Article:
Near infrared topographic imaging is an effective instrument to image brain-cortex activity. The light scattering in tissue prevents us from improving the spatial resolution of the reconstructed image; hence it is important to evaluate the effect of scattering on the spatial resolution of the image. In this study, the light propagation in the adult head model was predicted by Monte Carlo simulation to investigate the effect of fiber arrangement on the spatial resolution
of NIR topographic imaging. The image of absorbers in the topographic images obtained from the double-density arrangement of source-detector pairs was compared with that from the conventional single-density arrangement. The double density arrangement improved the spatial resolution and accuracy of the position of the absorbers in the topographic image.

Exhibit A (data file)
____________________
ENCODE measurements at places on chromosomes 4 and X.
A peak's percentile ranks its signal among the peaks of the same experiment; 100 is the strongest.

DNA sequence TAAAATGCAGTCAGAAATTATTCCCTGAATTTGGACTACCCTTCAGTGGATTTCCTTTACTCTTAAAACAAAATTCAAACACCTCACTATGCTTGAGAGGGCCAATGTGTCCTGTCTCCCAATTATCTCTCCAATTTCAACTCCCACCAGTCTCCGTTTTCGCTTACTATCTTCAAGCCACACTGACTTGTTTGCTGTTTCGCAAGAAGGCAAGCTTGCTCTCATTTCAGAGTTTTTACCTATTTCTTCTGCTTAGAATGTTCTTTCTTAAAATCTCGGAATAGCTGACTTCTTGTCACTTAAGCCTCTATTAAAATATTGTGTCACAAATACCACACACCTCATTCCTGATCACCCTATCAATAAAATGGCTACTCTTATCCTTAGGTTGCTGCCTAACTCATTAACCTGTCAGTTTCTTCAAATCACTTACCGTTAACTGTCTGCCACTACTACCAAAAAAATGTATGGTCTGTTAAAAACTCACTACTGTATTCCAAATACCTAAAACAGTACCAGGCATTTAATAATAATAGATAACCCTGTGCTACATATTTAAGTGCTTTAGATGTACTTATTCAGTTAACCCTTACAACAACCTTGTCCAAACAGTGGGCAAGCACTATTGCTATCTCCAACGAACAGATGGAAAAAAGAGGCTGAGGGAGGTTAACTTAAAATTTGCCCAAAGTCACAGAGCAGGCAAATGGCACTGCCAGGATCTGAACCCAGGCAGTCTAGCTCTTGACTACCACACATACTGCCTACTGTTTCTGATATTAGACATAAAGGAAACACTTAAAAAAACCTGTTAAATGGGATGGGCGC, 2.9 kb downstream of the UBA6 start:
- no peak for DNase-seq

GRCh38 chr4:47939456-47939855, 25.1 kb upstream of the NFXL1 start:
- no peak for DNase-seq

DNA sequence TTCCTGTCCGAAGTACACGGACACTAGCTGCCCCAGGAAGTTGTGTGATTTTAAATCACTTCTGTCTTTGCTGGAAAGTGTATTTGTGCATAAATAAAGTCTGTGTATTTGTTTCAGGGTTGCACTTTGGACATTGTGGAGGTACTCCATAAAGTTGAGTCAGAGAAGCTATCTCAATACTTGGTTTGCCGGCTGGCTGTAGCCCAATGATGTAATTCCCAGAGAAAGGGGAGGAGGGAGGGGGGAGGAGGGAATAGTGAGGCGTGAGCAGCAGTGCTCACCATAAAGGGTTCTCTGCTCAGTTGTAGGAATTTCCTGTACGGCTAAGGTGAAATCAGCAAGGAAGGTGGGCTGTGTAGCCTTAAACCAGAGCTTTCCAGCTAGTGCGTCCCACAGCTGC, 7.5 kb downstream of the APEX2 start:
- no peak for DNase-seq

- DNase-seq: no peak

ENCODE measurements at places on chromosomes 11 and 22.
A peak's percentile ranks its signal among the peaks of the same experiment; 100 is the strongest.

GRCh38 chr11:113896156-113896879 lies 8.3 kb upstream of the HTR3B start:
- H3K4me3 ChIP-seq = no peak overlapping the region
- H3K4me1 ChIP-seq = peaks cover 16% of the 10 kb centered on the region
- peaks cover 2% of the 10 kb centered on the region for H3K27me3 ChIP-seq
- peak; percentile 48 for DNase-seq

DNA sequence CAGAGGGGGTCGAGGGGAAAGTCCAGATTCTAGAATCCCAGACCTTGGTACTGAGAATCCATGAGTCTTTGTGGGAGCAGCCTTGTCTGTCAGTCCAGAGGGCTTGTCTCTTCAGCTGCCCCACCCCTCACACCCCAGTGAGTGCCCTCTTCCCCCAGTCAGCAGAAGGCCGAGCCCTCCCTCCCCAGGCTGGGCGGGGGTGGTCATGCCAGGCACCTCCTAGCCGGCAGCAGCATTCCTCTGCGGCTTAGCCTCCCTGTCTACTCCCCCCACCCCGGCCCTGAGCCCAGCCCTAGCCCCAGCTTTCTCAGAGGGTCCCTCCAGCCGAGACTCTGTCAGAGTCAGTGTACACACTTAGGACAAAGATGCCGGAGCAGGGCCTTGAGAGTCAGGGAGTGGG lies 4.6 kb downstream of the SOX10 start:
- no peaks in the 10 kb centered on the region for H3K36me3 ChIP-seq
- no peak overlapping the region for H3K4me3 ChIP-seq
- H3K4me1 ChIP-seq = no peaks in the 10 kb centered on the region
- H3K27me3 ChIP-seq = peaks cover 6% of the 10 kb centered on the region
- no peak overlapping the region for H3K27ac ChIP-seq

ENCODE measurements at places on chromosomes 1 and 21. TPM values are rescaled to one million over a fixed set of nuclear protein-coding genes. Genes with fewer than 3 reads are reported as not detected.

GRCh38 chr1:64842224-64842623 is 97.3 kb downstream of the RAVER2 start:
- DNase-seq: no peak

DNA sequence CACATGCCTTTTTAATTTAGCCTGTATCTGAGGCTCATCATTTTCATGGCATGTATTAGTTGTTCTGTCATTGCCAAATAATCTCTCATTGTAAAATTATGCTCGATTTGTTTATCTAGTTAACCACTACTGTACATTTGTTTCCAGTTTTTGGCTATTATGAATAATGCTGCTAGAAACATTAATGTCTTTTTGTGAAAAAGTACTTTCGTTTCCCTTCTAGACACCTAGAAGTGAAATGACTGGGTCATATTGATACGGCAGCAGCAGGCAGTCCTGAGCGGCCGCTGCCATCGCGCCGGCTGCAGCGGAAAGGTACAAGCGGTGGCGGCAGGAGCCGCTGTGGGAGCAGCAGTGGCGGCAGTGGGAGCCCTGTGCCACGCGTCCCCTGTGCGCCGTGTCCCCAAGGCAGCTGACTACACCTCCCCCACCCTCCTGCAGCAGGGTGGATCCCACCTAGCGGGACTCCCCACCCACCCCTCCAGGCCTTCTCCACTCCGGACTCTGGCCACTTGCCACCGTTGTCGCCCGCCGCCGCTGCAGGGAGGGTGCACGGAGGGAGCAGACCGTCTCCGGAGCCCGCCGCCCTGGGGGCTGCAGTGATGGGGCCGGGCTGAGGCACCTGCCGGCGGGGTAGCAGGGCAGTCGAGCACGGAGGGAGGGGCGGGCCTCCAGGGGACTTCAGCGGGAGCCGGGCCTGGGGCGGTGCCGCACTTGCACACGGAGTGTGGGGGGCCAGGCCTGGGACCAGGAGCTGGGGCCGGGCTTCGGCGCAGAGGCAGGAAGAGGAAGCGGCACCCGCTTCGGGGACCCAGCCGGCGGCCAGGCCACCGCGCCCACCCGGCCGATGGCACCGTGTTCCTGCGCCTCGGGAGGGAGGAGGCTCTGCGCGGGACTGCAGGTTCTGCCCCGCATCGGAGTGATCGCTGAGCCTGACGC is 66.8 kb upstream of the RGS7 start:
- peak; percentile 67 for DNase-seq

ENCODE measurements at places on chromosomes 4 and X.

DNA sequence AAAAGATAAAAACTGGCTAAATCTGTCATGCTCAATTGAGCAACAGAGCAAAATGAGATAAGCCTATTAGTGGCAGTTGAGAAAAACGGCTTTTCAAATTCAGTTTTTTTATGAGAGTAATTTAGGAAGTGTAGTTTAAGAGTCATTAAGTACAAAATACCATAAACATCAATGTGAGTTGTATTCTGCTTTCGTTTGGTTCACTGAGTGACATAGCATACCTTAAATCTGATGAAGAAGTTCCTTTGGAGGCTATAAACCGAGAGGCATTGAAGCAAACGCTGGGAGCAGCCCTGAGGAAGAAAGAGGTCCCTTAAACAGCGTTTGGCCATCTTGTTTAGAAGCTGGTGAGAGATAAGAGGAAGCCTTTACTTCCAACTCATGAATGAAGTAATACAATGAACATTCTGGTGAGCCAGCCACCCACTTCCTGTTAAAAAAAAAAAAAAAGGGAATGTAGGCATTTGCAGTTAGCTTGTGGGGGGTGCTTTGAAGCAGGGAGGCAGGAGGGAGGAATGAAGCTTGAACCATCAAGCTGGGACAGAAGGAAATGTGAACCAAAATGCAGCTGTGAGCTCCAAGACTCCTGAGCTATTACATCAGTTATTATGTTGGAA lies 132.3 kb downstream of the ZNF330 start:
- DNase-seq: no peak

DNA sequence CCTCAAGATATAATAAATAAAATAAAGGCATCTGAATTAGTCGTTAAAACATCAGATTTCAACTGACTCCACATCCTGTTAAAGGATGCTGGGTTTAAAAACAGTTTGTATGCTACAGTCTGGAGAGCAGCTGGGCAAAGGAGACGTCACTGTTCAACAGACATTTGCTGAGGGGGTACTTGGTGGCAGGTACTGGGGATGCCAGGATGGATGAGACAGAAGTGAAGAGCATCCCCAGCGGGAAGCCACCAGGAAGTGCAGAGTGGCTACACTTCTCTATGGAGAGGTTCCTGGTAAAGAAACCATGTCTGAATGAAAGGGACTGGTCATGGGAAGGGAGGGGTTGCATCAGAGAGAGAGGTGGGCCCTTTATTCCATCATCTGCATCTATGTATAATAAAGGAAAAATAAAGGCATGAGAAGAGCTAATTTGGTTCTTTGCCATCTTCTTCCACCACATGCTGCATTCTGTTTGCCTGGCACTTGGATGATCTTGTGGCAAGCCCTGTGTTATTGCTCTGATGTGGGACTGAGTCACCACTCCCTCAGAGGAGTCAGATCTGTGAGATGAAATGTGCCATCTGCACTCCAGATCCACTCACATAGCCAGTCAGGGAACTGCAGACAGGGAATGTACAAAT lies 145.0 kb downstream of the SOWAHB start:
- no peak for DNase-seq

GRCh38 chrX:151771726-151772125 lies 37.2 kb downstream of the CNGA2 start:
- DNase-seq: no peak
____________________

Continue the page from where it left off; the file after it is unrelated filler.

In medical instrumentation, optical topography (OT) refers to the use of near-infrared spectroscopy for measuring brain function in systems. Arrays of optical fibers are attached to the scalps of subjects; infrared light is passed through the fibers, and changes in the reflections depict blood-volume changes in the cortex. In this study, the spatial resolution and locational accuracy of topographical images obtained by three arrangements of optical fibers was analyzed through simulation. Three arrangements, a "lattice arrangement" (LA), "double-density arrangement" (DA), and "quadruple density arrangement" (QA) were investigated. The density of spatial-sapling points is higher in the DA and QA than in the LA, i.e. the distance between sampling points for these arrangements were 21, 15 and 11 mm, respectively. The efficacy of these arrangements was evaluated. An adult head-structure phantom was prepared. The absorption coefficient in the phantom was varied to simulate brain activation in the cortex, and the resulting absorbance change (ΔOD) was thus obtained. The 'activated' area in the overall measurement area was fixed and the ΔOD at each of the sampling point in each arrangement was obtained. The resulting distributions of ΔOD were spatially interpolated to obtain topographical images. The spatial resolution and locational accuracy was obtained for each of the images; the results indicated that the DA is the most efficacious of the three arrangements. An experimental DA-OT system was then built. Topographical images of motor-function activation obtained by this system and a commercial LA-based system were compared; the DA-OT system provided the higher spatial resolution.